Diary

Jenny Diski

At 17 I was (let me be bold, let me put it on record) gorgeous, and gorgeous in exactly the way a person was supposed to be in 1964. Thin as a leaf, a Biba size eight, hips that held hipsters perfectly in place, and legs that were perfectly designed for emerging from skirts that were little more than a pelmet. But – oh what a waste of temporary good fortune – none of that mattered. My 17th birthday present was a haircut at Evansky’s, as stylish a hairdresser as Vidal Sassoon at the time; the place where hair was cut into the essential knife-sharp meticulous geometric shapes that swung like chain mail as you walked. I sat in the chair while behind me Robert, the senior stylist, cast his professional eye over me, lifting hanks of my long hair with a comb and letting them drop, flicking sections this way and that to see how they fell, examining its possibilities. Finally, he pocketed his comb and with a sigh that would have broken a Mock Turtle’s heart intoned to my mirror image: ‘Every mother prays that their daughter will have straight hair.’ I shrank down in my chair with shame, but I didn’t need to be told. I knew my case was hopeless. My hair curled, it was thick and wiry; in a million years and with all the hairdressing talents in the universe I could never have that sleek hair that fell of its own accord straight and shiny into an immaculate bob as soon as I got out of bed in the morning. Hair then, as Vidal explains in the current edition of the Hairdressers’ Journal International, had to ‘make a statement rather than just make someone look pretty’. All my hair ever said was ‘sorry’. Robert did what he could, he cut it as if I had the right kind of hair and then blow-dried it with agonising tugs of the brush, pulling it away from my scalp to straighten it. I didn’t mind, I deserved the pain. I used an iron and ironing-board myself. He made it look wonderful, right, just like those women who had been blessed with proper hair. I had the style, it made the statement. I looked as I was supposed to look when I left, but then it rained, and by the time I got home my hopeless hair had sprung back into frizz, the knife edges serrated, the weighty slab of fringe cork-screwed. What ever else was right about me didn’t count. My hair was wrong, and in the 1960s if your hair was wrong, nothing could be right.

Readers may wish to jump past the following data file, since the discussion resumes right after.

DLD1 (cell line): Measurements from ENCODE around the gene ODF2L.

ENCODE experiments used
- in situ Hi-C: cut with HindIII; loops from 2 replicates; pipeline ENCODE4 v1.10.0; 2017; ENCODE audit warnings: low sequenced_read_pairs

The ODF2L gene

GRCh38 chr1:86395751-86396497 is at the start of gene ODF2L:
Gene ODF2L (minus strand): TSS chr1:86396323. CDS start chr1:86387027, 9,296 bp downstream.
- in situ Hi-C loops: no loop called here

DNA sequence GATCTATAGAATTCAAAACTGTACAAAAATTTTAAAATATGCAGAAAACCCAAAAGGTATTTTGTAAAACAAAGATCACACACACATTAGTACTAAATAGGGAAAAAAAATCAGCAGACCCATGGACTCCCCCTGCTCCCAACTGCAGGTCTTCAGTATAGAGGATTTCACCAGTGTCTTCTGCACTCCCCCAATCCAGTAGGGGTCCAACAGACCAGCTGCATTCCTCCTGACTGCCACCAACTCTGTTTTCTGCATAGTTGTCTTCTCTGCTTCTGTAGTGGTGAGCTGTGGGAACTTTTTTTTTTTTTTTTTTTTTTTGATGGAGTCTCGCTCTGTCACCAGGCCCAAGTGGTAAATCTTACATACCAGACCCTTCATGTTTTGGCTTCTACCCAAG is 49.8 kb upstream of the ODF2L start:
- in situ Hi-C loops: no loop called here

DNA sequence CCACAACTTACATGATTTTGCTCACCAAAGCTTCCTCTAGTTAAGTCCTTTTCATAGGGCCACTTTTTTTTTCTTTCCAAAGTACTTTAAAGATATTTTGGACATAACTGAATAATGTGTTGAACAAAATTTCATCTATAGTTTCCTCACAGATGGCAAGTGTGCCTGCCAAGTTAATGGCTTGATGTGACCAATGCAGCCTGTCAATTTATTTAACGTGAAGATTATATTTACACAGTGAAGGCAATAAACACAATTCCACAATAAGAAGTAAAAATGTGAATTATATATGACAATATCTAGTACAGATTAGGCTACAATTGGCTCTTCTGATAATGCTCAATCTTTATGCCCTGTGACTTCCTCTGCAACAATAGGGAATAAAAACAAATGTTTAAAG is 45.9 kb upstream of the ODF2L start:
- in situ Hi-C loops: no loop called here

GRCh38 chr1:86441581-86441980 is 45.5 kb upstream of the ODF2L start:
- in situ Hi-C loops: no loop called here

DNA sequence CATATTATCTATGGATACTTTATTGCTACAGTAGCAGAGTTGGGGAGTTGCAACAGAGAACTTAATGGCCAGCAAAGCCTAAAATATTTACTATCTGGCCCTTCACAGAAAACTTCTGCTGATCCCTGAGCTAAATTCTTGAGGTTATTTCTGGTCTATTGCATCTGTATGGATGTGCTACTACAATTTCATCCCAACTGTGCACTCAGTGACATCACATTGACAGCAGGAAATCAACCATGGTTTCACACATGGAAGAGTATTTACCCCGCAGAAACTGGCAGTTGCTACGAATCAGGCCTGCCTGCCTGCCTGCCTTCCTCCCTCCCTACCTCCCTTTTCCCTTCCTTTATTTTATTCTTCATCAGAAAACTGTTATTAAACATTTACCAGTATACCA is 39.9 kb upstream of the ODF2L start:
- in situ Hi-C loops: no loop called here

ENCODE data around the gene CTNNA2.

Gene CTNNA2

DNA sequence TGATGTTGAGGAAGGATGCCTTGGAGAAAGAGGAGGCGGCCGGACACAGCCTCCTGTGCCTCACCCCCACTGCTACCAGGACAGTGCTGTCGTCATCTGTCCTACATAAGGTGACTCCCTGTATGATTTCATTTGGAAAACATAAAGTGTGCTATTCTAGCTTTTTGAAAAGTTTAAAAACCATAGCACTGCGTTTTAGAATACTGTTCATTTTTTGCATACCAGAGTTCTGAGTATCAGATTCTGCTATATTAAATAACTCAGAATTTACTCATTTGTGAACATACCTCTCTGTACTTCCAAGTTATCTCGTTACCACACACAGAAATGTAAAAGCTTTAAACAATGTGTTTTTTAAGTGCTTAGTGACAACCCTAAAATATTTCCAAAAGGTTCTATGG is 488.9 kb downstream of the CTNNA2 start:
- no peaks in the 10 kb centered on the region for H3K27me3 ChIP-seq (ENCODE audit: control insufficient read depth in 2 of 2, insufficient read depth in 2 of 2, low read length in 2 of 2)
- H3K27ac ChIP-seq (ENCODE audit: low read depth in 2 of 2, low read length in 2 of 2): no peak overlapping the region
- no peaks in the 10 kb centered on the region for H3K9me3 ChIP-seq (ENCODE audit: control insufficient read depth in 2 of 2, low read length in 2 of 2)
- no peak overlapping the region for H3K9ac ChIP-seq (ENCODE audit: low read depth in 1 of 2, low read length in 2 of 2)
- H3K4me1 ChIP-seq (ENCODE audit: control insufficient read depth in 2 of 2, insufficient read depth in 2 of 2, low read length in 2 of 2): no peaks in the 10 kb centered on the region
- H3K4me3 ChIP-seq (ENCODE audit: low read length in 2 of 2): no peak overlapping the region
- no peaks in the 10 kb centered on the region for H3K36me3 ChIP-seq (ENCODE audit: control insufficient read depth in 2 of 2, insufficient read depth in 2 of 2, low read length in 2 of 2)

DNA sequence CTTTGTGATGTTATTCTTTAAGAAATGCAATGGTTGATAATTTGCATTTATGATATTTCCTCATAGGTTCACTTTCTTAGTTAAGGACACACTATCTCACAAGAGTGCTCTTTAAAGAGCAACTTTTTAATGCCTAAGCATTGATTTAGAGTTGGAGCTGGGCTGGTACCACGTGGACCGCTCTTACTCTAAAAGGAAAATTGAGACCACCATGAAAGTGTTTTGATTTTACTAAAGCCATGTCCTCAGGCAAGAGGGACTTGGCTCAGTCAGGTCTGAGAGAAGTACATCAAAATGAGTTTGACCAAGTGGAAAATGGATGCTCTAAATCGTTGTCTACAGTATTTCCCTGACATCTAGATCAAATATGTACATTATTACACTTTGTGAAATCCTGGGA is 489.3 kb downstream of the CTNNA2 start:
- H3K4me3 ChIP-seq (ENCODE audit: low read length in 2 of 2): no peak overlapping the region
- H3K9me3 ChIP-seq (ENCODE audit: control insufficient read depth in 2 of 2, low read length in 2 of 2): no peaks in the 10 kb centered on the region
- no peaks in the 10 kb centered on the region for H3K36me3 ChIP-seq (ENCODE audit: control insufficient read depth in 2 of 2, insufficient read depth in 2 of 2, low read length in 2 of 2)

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[*] Hairstyles and Fashion: A Hairdresser’s History of Paris 1910-20, edited by Steven Zdatny (Berg, 224 pp., £39.99, 10 April 1999, 1 85973 2178).